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The next issue of Science in School, issue 30, will be published in October 2014.

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Highlighted articles

By Oli Usher


For scientists at the European Space Agency, a mission to Mars means going to Antarctica first.

This inkblot is obviously symmetrical...

Everyone knows what symmetry is. In this article, though, Mario Livio from the Space Telescope Science Institute, Baltimore, USA, explains how not only shapes, but also laws of nature, can be symmetrical.

By Jérôme Ganne and Vincent de Andrade


Studying the chemical composition of some of the planet’s oldest rocks has revolutionised our understanding of how our continents formed.

Image caption

Jonathan Swinton pushes back the frontiers of knowledge – in his kitchen.

Detlev Arendt

Detlev Arendt, a molecular biologist at the European Molecular Biology Laboratory, Heidelberg, Germany, describes to Russ Hodge how his cutting-edge research is following in the footsteps of a 19th-century scientist.

Tuberculosis isn’t something Europeans normally worry about. But the disease is re-emerging and is resistant to many of our drugs. Claire Ainsworth describes how Matthias Wilmanns and his team are trying to hold the disease back.


For two science teachers from opposite ends of Europe – David Featonby and Zuzana Ješková – Science on Stage was the beginning of an inspiring and enjoyable collaboration.

By Miguel A. de Pablo and Juan D. Centeno


One of the scientists’ main interests in Mars research is water. Is there water on Mars?


When you read the newspaper, how do you know what to believe? Ed Walsh guides you and your students through the minefield of science in the media.

The author, Isabella Marini, and her students at the Liceo Scientifico Ulisse Dini, Pisa

Why are enzymes so special? How do they differ from inorganic catalysts? Isabella Marini from the University of Pisa, Italy, describes a classroom protocol to enable students to answer these questions for themselves.

Susan Greenfield

Susan Greenfield and Martin Westwell from the Institute for the Future of the Mind consider the needs of the future scientist.

How do astronauts eat, sleep and wash? Can you get ‘seasick’ in space? In the second of two articles about the ISS, Shamim Hartevelt-Velani, Carl Walker and Benny Elmann-Larsen from the European Space Agency investigate.


Elias Kalogirou and Eleni Nicas introduce a selection of very small-scale chemistry experiments for school.

By Panteleimon Bazanos


Did you know that you can use old hi-fi speakers to detect earthquakes? And also carry out some simple earthquake experiments in the classroom? Here’s how.

Nucleogenesis in stars

Henri Boffin and Douglas Pierce-Price from ESO, in Garching, Germany, investigate our celestial ancestry.

Detlev Arendt, Peer Bork and Florian Raible looking for the fastest and slowest evolvers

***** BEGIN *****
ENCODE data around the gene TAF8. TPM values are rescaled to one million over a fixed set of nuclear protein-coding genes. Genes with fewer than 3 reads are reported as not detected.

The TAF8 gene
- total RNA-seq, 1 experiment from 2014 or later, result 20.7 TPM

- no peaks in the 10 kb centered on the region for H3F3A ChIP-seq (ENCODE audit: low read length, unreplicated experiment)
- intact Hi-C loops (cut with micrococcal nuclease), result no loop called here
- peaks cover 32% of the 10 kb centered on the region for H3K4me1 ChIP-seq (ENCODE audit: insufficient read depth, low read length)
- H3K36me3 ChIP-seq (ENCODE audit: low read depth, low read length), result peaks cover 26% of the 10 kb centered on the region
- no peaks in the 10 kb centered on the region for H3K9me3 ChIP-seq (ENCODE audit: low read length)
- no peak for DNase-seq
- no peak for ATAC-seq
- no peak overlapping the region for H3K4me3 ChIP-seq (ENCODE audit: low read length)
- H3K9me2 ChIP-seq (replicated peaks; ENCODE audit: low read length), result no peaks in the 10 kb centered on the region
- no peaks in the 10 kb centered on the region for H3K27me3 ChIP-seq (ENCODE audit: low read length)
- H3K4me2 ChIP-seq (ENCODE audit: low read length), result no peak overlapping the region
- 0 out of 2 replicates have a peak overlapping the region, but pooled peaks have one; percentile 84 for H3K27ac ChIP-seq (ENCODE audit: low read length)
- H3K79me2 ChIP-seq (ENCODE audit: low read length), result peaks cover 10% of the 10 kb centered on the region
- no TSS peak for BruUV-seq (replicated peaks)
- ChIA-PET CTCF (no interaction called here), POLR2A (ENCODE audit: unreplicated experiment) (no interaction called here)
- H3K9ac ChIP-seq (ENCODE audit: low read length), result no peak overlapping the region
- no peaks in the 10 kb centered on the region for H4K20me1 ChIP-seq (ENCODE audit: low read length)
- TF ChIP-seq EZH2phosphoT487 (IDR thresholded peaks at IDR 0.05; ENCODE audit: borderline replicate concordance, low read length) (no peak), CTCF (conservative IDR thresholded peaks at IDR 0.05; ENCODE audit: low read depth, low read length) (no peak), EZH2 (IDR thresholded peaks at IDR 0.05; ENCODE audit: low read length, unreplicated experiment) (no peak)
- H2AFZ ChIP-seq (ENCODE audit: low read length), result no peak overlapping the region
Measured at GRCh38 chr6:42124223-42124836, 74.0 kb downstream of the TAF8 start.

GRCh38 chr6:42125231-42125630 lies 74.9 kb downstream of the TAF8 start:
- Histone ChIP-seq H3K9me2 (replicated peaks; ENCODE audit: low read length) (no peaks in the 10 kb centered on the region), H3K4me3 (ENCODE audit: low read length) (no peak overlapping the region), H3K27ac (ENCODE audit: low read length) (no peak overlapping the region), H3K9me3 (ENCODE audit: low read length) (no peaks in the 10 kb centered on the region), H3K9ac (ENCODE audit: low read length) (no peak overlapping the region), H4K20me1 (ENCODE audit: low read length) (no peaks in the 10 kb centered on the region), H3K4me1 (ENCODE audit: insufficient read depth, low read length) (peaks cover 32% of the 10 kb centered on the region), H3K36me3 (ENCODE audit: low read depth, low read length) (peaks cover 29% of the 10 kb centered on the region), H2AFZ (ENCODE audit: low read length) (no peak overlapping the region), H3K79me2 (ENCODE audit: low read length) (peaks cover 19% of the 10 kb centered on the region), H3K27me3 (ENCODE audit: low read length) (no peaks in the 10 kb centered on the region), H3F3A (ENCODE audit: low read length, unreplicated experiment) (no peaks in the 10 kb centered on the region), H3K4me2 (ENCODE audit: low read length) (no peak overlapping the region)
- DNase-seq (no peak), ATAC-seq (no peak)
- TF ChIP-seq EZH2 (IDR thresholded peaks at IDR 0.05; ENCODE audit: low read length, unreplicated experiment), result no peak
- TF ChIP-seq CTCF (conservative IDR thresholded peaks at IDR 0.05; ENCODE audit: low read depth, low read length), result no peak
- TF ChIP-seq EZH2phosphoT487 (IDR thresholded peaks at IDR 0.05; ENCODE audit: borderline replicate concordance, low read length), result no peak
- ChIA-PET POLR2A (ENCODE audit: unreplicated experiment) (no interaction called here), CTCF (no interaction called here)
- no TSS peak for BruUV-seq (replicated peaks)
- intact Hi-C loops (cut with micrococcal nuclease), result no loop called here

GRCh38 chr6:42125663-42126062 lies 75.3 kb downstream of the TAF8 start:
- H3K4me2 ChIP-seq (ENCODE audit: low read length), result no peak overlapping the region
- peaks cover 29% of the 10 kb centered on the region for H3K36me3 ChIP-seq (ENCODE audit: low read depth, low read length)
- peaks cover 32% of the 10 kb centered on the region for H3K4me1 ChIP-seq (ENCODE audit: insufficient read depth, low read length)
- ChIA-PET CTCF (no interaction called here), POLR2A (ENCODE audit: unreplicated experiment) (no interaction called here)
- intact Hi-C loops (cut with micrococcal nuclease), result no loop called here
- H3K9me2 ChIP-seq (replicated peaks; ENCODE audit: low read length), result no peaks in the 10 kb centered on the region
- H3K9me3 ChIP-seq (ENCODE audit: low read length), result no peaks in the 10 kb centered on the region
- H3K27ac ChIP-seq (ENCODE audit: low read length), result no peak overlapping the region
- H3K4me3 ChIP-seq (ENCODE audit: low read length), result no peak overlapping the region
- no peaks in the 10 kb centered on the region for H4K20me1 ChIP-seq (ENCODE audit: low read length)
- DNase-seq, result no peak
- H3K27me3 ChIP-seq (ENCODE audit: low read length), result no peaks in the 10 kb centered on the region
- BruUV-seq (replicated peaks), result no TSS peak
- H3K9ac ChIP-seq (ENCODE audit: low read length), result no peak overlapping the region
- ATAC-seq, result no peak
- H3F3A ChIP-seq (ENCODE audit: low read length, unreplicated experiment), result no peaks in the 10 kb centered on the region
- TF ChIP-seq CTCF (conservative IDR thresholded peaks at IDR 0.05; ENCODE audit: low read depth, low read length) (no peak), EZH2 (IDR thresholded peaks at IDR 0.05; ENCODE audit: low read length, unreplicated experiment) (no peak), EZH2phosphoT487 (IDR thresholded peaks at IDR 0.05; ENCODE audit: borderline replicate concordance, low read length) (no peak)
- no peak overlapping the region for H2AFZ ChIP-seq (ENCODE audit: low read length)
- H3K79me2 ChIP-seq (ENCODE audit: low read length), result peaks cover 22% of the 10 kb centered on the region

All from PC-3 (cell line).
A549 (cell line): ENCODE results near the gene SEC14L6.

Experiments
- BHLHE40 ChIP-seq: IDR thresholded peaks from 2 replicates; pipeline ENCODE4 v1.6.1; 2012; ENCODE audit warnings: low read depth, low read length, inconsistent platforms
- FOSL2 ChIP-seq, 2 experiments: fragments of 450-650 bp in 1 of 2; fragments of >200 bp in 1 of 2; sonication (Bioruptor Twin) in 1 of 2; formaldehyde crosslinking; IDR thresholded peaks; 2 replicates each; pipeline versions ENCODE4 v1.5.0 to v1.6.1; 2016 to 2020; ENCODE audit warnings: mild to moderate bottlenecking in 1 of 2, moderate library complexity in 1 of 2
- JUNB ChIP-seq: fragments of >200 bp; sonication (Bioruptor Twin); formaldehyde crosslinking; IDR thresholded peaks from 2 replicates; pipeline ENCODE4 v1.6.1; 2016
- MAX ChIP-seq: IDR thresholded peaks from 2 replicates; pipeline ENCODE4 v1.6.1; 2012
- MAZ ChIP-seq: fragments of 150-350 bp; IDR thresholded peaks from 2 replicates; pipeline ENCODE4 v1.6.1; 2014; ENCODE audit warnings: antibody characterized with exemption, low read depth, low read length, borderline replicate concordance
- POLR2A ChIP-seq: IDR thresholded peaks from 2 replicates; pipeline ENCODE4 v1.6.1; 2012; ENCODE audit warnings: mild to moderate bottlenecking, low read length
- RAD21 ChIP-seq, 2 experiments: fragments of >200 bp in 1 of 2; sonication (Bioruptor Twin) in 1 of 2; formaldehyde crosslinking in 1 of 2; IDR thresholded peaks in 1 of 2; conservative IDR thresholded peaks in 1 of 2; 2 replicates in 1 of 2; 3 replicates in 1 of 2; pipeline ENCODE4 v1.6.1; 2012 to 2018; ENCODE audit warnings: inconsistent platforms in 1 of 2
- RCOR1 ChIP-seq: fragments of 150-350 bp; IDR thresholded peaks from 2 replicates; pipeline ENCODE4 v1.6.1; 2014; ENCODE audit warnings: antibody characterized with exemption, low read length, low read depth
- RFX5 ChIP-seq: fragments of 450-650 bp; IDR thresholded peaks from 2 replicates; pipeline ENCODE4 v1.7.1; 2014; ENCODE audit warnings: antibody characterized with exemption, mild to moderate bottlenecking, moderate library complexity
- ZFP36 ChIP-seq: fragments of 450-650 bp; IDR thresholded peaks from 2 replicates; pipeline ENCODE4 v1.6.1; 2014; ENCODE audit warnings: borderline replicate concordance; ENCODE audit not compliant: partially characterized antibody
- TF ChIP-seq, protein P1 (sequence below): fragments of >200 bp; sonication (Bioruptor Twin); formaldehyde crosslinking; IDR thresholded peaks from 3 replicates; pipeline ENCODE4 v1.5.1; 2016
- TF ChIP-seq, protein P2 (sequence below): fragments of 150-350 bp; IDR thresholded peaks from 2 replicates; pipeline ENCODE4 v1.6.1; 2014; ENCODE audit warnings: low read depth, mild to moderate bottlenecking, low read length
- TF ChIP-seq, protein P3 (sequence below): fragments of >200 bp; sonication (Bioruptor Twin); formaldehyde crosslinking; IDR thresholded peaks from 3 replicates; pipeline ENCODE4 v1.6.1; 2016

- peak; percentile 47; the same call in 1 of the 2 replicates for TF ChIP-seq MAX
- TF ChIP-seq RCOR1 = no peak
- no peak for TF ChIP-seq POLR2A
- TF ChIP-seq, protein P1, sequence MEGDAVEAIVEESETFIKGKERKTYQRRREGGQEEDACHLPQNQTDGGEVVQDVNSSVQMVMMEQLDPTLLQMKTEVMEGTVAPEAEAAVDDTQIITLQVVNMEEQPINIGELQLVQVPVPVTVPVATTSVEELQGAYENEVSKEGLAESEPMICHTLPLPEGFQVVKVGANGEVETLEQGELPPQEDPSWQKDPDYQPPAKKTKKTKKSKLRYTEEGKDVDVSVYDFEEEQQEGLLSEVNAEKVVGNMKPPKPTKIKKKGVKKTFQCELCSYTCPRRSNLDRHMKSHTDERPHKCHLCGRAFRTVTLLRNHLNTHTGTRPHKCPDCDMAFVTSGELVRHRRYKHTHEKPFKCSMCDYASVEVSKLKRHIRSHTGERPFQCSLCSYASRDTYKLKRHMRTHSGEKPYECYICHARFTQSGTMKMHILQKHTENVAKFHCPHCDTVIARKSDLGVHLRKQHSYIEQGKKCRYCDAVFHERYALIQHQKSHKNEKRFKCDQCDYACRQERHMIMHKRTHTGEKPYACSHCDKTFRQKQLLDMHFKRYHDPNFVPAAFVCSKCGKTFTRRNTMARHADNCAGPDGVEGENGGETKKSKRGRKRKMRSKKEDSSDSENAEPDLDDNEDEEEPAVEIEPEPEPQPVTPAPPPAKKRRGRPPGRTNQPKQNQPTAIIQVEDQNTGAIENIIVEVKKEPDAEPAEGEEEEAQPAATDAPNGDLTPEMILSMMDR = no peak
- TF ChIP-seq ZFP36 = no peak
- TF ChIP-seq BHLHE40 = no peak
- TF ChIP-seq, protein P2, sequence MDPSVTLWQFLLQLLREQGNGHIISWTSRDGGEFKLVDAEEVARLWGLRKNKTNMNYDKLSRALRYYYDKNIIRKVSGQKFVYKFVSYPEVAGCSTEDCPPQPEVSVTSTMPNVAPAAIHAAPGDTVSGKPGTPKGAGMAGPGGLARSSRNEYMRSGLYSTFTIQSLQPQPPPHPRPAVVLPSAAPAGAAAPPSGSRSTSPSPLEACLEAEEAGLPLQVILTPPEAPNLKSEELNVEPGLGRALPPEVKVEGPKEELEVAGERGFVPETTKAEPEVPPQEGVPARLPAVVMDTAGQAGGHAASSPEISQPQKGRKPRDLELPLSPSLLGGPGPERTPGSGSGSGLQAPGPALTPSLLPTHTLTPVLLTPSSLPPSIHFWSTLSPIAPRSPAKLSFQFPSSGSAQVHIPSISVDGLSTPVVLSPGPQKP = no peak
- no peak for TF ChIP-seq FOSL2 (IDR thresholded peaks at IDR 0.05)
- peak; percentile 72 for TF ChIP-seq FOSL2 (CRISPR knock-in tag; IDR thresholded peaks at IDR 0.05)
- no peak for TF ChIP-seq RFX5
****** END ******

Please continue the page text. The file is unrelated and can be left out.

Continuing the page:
RNA is a crucial biological molecule that is seldom mentioned in detail in textbooks. In the first article in a series, Russ Hodge describes some exciting recent research on RNA.

The sun

The energy demands of our society continue to increase, while the stocks of fossil fuels - still our major energy source - are declining. Chris Warrick from the European Fusion Development Agreement explains why research into fusion offers the hope of a safe and environmentally responsible energy source.

Pongprapan Pongsophon, Vantipa Roadrangka and Alison Campbell from Kasetsart University in Bangkok, Thailand, demonstrate how a difficult concept in evolution can be explained with equipment as simple as a box of buttons!


Since the epidemic of ‘mad cow disease’ in the 1980s and 90s, and the emergence of its human equivalent, variant Creutzfeld-Jacob disease, there has been a great deal of research into prions, the causative agents. Mico Tatalovic reviews the current state of knowledge.


Earthquakes, global climate or the placement of wind farms – with the help of geographic information systems, these can all be investigated dynamically in the classroom. Joseph Kerski describes how.

In the first of two articles, Shamim Hartevelt-Velani and Carl Walker from the European Space Agency take us on a trip to the International Space Station.


Men and women react differently to humour. Allan Reiss tells Eleanor Hayes why this is news.

Energy – why is it so important, where do we get it and how much do we use? Gieljan de Vries from the Dutch FOM-Institute for Plasma Physics Rijnhuizen investigates.


Science in School is published by EIROforum, a collaboration between eight European inter-governmental scientific research organisations. This article reviews some of the latest news from the EIROforum members.


Studying permafrost enables us to look not only into the past, but also into the future. Miguel Ángel de Pablo, Miguel Ramos, Gonçalo Vieira and Antonio Molina explain.

By Andreas Chiocchetti


Research into the genetics of the autism spectrum is increasing our understanding of these conditions, and may lead to better ways to diagnose and manage them.

ESO observatory

Uffe Gråe Jørgensen from the University of Copenhagen, Denmark, describes the search for Earth-like planets elsewhere in our galaxy.

Crab nebula

Ever wondered what - and who - lies behind the beautiful and fascinating astronomical photographs and observations made with modern telescopes? Douglas Pierce-Price from ESO, the European Organisation for Astronomical Research in the Southern Hemisphere, describes a day


Dhara Thakerar, a second-year student of natural sciences at Cambridge University, UK, elucidates the science of chocolate.

By Kirsten Bos


Archeology and genetics combine to reveal what caused the Black Death.

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